The Vote in Puerto Rico’s June 11 Political Status Plebiscite: Analysis

Puerto Rico’s most recent plebiscite, held June 11, had a very clear outcome: 97% of voters chose statehood from the territory’s three status options (nationhood in addition to territory status and statehood).

The islands’ political factions supporting nationhood and an unprecedented “Commonwealth status” that Federal officials have said is impossible for constitutional reasons  had campaigned for a boycott of the plebiscite and are now trying to discredit the vote, in part claiming  a low turnout of voters.

The Puerto Rico State Commission on Elections reported that 518,199 voters came to the polls out of a 2,260,804 names on  voter lists but also said that the number of “active voters “ in the territory is 1,622,237. The turnout was 32% of active voters but 23% of all names on voter lists.

The intention of the boycotts was simply to discredit the plebiscite.  The groups that urged people not to vote knew that their status proposals would lose even if all voters who might cast ballots for their proposals voted. Nationalists also objected to the current status, territory, being an option because it is an undemocratic “colonial” status. Pro-statehood government officialsdid too but added the “Current Territorial Status” at the insistence of the U.S. Department of Justice which argued that it is, obviously, a possible future status.

Responding to criticism about the turnout, election observer and former U.S. Congressman Thaddeus McCotter (R-MI) explained: “The so-called boycott is a political posture whereby you can claim that the absence of votes is supporting you. This is dubious logic at best. If you want to oppose a position then you need to vote against it, otherwise you are consenting to having the other voters who do participate make that choice on your behalf. A boycott is essentially an admission to defeat as no one boycotts an election they could win.”

Yet some observers, including some members of Congress, are going along with the idea. For example, Representative Nydia Velazquez (D-NY) is said to have called the plebiscite a “dog and pony show.” Puerto Rico Governor Rossello pointed out that Velazquez won her seat with just 4% of the vote.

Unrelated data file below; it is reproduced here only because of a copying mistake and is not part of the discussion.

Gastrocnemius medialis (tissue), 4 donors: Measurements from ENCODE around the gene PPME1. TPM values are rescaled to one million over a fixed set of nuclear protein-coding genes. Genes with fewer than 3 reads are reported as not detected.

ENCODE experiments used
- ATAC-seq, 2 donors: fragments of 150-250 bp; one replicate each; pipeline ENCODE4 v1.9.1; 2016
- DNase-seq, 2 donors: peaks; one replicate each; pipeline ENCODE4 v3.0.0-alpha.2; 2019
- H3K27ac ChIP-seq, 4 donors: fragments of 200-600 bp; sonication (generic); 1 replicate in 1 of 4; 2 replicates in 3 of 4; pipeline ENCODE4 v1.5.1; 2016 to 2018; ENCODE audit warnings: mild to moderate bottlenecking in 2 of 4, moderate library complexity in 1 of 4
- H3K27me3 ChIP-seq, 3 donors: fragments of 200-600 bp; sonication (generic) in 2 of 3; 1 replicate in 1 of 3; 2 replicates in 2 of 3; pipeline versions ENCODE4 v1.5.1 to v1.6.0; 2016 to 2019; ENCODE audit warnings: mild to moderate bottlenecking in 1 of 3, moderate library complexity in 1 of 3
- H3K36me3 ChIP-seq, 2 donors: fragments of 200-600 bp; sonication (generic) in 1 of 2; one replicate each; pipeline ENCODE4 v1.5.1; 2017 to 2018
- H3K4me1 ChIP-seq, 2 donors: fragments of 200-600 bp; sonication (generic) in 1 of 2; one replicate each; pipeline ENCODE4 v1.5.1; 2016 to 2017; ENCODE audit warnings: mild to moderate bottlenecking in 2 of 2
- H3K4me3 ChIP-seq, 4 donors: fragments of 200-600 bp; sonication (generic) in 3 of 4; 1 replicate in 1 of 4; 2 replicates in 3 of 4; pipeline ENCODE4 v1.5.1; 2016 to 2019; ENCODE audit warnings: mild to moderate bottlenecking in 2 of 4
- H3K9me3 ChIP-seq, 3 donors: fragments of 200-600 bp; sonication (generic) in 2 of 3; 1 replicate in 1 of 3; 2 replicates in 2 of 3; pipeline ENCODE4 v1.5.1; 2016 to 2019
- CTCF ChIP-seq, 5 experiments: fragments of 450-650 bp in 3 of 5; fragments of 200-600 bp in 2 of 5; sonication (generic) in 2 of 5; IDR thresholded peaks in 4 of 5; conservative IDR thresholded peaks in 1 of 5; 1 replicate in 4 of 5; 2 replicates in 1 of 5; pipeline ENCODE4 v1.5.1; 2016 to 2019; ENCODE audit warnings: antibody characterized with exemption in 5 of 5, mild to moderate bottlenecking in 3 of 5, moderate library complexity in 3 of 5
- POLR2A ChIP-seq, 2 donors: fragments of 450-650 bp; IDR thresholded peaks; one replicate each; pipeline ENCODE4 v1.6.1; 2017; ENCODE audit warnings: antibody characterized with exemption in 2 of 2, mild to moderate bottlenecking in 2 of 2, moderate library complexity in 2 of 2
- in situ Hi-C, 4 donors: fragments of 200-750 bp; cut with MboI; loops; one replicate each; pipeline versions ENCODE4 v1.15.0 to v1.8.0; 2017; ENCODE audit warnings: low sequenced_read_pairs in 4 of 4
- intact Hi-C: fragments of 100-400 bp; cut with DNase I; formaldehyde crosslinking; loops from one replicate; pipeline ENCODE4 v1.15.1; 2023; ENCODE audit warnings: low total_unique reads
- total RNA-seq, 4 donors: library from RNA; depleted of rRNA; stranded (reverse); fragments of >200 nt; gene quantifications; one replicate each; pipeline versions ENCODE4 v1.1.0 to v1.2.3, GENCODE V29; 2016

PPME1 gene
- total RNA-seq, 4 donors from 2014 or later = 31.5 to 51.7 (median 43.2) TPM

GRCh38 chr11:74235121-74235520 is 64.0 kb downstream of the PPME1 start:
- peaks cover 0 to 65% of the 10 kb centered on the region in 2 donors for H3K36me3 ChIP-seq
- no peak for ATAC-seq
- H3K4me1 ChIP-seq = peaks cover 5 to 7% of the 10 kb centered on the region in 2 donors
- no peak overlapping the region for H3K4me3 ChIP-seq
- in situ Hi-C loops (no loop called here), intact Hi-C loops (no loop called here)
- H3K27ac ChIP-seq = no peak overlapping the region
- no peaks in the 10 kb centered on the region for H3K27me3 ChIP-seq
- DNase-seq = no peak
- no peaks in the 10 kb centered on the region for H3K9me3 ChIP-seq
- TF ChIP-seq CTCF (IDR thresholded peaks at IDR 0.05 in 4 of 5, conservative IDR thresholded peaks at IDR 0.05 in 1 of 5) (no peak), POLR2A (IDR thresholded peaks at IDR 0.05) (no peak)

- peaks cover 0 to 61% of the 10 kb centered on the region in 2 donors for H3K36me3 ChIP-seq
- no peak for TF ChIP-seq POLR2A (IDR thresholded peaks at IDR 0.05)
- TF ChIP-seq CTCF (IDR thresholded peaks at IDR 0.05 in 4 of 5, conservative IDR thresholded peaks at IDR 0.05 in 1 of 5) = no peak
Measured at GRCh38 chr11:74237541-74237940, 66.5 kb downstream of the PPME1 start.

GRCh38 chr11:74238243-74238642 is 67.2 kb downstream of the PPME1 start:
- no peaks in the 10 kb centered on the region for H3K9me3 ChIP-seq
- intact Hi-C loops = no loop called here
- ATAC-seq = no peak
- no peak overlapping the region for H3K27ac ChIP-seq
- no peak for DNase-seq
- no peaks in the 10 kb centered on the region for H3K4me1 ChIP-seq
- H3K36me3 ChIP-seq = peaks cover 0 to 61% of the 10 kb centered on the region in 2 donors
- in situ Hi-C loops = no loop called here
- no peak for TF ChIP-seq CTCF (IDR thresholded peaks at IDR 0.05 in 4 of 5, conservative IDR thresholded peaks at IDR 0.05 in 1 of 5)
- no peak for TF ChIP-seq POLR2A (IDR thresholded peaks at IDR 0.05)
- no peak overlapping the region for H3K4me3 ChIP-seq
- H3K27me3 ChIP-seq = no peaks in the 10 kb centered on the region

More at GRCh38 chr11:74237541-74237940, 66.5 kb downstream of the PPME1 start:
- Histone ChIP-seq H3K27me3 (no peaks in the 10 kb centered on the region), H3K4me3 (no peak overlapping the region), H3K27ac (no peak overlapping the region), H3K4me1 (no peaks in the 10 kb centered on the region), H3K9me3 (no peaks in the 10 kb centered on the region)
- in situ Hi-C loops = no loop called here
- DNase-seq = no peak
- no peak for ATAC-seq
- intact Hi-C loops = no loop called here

Other Members of Congress, however, have been supportive of the results. Rep. Carlos Curbelo (R-Fl) tweeted that the results were “compelling.”

Rep. Stephanie Murphy (D-FL) similarly stated, “The ballot was fair and those who voted overwhelmingly chose statehood. In our democracy, only those who show up to vote get counted.” She added that she “will always support equality through statehood for the 3.4 million American citizens that reside in Puerto Rico.”

House Minority Whip Steny Hoyer, (D-MD) issued a statement saying that, “The voters who participated in Puerto Rico’s status referendum expressed an unambiguous desire to continue seeking a future in common with the United States as an equal member of our union. I hope Congress and the administration will listen to those voices and enable Puerto Rico to become the 51st state. Its people — already American citizens — deserve full and equal representation in the Congress and equal treatment by federal agencies.”

Senator Ron Wyden (D-OR), who is the most senior Democrat on the Senate Finance Committee, emphasized that “[t]hose who stand to gain financially from a continuation of the status quo will seek to delegitimize the results of this federally authorized plebiscite. I wrote the law making this plebiscite possible so Congress could get a clear understanding of the wishes of the American citizens of Puerto Rico. They have now sent a clear and unambiguous message that they want to transition from a territory to a state. Congress needs to begin looking at ways to fulfill the wishes of these fellow Americans, as it has for all previous territories that voted for statehood.”

Rep. Joaquin Castro (D-TX) said simply, “Puerto Rico should be admitted as a state to the United States.”

Puerto Rico Resident Commissioner Jenniffer González-Colón (R) introduced a bill that would make Puerto Rico a State if statehood won a second plebiscite as her first matter of business after being sworn into office.(Statehood also won a plebiscite in 2012.  in January.  She has said that she is working on revised legislation now that statehood has been chosen by a plebiscite for a second time.

Reps. Darren Soto (D-FL) and Don Young (R-AK) have said that they will co-sponsor Gonzalez’s re reportedly working on a bill for Puerto Rico’s statehood.

Democratic National Committee Vice-Chair and New York State Assembly Member Michael A. Blake released a statement confirming the overwhelming win for statehood and saying,” I commend all of the Puerto Rican men and women who participated in the democratic process and applaud them for standing up and voting for their beliefs. Now, it is Congress’ turn to listen to the Puerto Rican people. I urge the Republican Congress to respect the wishes of the Puerto Rican people and bring the issue of statehood up for a vote.”

González-Colón, Puerto Rico’s sole representative in the U.S. House of Representatives and Chair of the Republican Party of Puerto Rico, released a statement saying, “Now is the time to transition the territory to equality from an undemocratic status that has dramatically limited the growth of the economy, helped cause a decade-long depression, and has forced millions Puerto Ricans to the mainland.”

 

 

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